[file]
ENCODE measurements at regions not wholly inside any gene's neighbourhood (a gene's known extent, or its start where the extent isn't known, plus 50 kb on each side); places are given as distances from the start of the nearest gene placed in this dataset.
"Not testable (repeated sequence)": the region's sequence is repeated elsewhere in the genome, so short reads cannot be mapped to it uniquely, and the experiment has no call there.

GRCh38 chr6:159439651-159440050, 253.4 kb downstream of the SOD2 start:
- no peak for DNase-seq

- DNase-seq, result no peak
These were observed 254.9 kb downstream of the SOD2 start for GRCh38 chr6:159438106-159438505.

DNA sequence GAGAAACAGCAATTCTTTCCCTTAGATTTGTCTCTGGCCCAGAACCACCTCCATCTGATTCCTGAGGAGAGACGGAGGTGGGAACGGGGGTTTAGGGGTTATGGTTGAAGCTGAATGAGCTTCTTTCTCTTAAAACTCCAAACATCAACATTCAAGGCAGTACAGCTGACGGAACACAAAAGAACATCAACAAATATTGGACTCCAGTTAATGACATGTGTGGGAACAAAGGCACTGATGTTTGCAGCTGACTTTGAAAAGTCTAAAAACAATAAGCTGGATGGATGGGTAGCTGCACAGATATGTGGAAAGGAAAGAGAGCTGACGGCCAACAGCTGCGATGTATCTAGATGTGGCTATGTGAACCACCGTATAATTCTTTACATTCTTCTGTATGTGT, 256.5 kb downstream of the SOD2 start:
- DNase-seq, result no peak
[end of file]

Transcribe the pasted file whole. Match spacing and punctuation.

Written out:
ENCODE measurements at regions not wholly inside any gene's neighbourhood (a gene's known extent, or its start where the extent isn't known, plus 50 kb on each side); places are given as distances from the start of the nearest gene placed in this dataset.
"Not testable (repeated sequence)": the region's sequence is repeated elsewhere in the genome, so short reads cannot be mapped to it uniquely, and the experiment has no call there.

GRCh38 chr6:159439651-159440050, 253.4 kb downstream of the SOD2 start:
- no peak for DNase-seq

- DNase-seq, result no peak
These were observed 254.9 kb downstream of the SOD2 start for GRCh38 chr6:159438106-159438505.

DNA sequence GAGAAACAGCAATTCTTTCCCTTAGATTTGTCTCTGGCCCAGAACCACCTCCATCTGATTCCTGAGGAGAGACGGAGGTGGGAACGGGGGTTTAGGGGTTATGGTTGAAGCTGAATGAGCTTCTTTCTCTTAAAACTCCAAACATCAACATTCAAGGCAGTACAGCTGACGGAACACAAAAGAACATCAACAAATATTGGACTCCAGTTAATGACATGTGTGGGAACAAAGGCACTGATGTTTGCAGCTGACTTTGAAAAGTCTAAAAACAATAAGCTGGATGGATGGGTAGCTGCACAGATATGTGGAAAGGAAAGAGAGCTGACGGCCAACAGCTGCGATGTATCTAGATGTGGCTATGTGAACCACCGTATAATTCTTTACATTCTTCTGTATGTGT, 256.5 kb downstream of the SOD2 start:
- DNase-seq, result no peak